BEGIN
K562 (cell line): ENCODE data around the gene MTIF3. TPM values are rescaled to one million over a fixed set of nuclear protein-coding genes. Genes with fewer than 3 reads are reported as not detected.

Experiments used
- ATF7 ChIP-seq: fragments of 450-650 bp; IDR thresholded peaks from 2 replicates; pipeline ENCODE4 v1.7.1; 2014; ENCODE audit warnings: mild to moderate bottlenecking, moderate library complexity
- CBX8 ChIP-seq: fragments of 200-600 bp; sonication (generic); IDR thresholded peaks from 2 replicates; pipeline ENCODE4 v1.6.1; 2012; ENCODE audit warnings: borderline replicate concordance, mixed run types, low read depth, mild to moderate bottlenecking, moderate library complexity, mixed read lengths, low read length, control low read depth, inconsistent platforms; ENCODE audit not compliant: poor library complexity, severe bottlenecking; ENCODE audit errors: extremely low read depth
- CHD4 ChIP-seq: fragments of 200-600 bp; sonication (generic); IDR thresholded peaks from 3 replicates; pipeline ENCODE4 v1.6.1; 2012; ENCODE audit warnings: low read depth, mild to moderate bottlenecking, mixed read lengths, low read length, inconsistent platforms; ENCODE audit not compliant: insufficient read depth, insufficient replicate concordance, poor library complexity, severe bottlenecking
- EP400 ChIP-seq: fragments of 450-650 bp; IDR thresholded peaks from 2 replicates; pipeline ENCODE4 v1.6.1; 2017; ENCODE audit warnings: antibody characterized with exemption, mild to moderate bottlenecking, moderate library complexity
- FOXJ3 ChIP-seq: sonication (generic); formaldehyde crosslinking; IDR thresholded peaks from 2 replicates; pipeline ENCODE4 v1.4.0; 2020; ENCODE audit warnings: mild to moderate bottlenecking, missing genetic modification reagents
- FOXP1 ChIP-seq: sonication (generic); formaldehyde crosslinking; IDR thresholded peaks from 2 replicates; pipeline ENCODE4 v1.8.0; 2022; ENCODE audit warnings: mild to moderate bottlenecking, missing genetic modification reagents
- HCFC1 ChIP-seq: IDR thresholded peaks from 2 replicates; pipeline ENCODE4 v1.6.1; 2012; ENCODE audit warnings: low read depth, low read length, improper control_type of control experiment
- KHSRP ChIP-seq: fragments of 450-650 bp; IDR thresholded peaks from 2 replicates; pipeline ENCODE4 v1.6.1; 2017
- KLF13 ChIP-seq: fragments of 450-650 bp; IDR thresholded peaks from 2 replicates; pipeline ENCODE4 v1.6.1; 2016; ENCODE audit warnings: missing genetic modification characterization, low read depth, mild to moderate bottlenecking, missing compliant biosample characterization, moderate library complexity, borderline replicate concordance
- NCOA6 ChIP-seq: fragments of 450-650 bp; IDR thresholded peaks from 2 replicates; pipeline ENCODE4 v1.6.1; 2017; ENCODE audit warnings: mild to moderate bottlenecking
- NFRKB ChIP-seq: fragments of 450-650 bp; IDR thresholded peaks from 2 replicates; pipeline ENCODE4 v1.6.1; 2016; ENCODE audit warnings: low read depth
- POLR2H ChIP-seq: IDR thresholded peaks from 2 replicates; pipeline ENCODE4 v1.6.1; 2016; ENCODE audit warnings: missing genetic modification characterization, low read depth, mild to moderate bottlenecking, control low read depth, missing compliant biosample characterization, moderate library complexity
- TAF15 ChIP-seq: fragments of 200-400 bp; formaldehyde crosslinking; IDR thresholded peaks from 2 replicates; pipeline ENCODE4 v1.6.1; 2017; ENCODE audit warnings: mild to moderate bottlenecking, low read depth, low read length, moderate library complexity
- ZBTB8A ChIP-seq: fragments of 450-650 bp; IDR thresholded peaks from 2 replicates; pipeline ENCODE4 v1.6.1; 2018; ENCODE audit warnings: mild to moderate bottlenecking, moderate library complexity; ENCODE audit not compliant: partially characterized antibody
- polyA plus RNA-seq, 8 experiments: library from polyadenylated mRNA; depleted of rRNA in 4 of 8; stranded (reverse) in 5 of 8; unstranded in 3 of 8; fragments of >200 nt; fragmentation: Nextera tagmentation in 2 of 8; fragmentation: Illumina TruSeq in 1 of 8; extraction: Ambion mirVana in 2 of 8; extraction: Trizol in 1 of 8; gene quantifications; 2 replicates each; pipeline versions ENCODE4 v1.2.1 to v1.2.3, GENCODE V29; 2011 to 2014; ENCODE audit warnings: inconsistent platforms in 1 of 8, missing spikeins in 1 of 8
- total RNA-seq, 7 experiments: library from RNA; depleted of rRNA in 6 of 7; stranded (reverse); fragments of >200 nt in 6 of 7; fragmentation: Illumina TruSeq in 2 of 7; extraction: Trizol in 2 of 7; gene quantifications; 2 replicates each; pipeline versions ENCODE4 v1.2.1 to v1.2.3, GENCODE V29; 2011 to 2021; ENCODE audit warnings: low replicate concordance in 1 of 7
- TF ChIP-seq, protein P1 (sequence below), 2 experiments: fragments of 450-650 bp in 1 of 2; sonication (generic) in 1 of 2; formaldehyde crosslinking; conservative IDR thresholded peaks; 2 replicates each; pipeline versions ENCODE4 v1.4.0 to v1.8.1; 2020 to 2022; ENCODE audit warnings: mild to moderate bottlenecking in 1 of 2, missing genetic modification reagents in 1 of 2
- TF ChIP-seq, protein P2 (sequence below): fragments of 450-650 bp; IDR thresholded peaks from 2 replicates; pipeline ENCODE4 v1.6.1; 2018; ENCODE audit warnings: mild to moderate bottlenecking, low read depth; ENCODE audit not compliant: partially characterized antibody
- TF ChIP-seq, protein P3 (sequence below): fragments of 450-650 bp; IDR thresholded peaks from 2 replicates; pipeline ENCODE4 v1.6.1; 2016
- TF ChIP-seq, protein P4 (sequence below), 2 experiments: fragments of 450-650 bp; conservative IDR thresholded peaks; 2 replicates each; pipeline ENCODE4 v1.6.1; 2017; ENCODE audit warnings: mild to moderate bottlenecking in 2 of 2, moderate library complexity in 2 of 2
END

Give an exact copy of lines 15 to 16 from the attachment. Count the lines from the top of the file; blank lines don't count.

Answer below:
- TAF15 ChIP-seq: fragments of 200-400 bp; formaldehyde crosslinking; IDR thresholded peaks from 2 replicates; pipeline ENCODE4 v1.6.1; 2017; ENCODE audit warnings: mild to moderate bottlenecking, low read depth, low read length, moderate library complexity
- ZBTB8A ChIP-seq: fragments of 450-650 bp; IDR thresholded peaks from 2 replicates; pipeline ENCODE4 v1.6.1; 2018; ENCODE audit warnings: mild to moderate bottlenecking, moderate library complexity; ENCODE audit not compliant: partially characterized antibody